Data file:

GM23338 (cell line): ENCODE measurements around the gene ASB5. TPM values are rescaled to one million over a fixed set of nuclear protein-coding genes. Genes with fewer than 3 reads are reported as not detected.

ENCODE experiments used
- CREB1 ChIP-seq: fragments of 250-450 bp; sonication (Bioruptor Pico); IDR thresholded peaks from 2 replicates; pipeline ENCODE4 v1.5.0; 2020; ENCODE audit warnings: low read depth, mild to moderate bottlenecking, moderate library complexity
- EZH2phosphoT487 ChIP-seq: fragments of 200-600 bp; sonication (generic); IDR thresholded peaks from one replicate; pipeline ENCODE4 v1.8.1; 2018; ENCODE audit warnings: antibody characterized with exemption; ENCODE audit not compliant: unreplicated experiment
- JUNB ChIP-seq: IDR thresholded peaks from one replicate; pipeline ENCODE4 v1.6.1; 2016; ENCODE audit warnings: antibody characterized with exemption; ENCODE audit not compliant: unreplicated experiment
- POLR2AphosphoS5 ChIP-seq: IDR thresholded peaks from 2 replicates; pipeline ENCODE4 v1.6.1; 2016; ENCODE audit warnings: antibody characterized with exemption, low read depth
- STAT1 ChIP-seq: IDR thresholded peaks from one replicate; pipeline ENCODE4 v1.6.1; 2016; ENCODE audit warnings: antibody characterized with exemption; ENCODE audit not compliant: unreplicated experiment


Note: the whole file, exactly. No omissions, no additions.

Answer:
GM23338 (cell line): ENCODE measurements around the gene ASB5. TPM values are rescaled to one million over a fixed set of nuclear protein-coding genes. Genes with fewer than 3 reads are reported as not detected.

ENCODE experiments used
- CREB1 ChIP-seq: fragments of 250-450 bp; sonication (Bioruptor Pico); IDR thresholded peaks from 2 replicates; pipeline ENCODE4 v1.5.0; 2020; ENCODE audit warnings: low read depth, mild to moderate bottlenecking, moderate library complexity
- EZH2phosphoT487 ChIP-seq: fragments of 200-600 bp; sonication (generic); IDR thresholded peaks from one replicate; pipeline ENCODE4 v1.8.1; 2018; ENCODE audit warnings: antibody characterized with exemption; ENCODE audit not compliant: unreplicated experiment
- JUNB ChIP-seq: IDR thresholded peaks from one replicate; pipeline ENCODE4 v1.6.1; 2016; ENCODE audit warnings: antibody characterized with exemption; ENCODE audit not compliant: unreplicated experiment
- POLR2AphosphoS5 ChIP-seq: IDR thresholded peaks from 2 replicates; pipeline ENCODE4 v1.6.1; 2016; ENCODE audit warnings: antibody characterized with exemption, low read depth
- STAT1 ChIP-seq: IDR thresholded peaks from one replicate; pipeline ENCODE4 v1.6.1; 2016; ENCODE audit warnings: antibody characterized with exemption; ENCODE audit not compliant: unreplicated experiment